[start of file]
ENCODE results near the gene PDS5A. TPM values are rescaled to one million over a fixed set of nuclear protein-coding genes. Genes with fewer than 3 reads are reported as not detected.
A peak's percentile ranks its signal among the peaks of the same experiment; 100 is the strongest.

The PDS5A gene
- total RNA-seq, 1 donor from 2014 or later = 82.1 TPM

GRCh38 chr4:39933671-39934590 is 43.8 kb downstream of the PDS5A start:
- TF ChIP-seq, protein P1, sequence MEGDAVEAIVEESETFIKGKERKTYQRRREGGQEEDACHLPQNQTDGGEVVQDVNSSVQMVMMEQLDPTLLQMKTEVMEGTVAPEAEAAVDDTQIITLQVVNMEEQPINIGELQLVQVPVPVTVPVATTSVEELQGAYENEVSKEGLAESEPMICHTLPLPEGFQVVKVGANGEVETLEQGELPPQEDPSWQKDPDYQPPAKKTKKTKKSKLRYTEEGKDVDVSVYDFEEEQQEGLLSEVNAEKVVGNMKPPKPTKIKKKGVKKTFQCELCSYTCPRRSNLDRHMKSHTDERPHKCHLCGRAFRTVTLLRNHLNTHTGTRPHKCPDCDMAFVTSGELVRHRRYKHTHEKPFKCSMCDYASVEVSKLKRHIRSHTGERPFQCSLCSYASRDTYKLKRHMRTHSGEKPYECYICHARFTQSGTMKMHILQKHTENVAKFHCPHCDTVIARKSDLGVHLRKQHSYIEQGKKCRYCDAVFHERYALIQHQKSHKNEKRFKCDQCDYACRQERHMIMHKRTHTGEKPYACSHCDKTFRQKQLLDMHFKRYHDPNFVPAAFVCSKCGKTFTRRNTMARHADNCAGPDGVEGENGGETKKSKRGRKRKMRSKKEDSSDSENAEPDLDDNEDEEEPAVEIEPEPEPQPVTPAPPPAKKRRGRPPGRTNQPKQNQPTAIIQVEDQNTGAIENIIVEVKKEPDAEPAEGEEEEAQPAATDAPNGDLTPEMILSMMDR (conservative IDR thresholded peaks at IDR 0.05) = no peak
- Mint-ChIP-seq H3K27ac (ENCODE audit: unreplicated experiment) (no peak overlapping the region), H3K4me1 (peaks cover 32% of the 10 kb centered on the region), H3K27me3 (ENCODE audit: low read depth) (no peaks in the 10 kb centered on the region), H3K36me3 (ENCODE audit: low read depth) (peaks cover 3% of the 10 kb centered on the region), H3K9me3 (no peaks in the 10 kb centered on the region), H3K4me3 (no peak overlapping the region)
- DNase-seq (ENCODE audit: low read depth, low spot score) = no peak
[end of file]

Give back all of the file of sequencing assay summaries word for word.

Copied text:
ENCODE results near the gene PDS5A. TPM values are rescaled to one million over a fixed set of nuclear protein-coding genes. Genes with fewer than 3 reads are reported as not detected.
A peak's percentile ranks its signal among the peaks of the same experiment; 100 is the strongest.

The PDS5A gene
- total RNA-seq, 1 donor from 2014 or later = 82.1 TPM

GRCh38 chr4:39933671-39934590 is 43.8 kb downstream of the PDS5A start:
- TF ChIP-seq, protein P1, sequence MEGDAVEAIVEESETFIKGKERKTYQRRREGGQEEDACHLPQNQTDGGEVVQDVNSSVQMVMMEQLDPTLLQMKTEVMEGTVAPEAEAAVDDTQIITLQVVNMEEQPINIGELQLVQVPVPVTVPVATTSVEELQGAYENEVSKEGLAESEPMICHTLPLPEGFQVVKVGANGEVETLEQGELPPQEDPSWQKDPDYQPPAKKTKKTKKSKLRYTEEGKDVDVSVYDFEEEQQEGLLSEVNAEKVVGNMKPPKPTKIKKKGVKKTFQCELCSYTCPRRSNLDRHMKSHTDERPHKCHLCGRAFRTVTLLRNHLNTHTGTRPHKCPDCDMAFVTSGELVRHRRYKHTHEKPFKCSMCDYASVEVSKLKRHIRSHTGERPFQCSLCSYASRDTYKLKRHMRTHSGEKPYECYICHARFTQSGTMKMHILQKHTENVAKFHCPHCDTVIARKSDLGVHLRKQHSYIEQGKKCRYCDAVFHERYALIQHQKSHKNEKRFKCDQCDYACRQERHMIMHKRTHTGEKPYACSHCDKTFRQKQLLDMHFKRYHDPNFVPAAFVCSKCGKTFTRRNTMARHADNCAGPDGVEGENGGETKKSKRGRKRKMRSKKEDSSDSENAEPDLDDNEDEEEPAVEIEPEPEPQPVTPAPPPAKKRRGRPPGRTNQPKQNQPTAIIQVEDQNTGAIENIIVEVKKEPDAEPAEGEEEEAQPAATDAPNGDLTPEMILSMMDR (conservative IDR thresholded peaks at IDR 0.05) = no peak
- Mint-ChIP-seq H3K27ac (ENCODE audit: unreplicated experiment) (no peak overlapping the region), H3K4me1 (peaks cover 32% of the 10 kb centered on the region), H3K27me3 (ENCODE audit: low read depth) (no peaks in the 10 kb centered on the region), H3K36me3 (ENCODE audit: low read depth) (peaks cover 3% of the 10 kb centered on the region), H3K9me3 (no peaks in the 10 kb centered on the region), H3K4me3 (no peak overlapping the region)
- DNase-seq (ENCODE audit: low read depth, low spot score) = no peak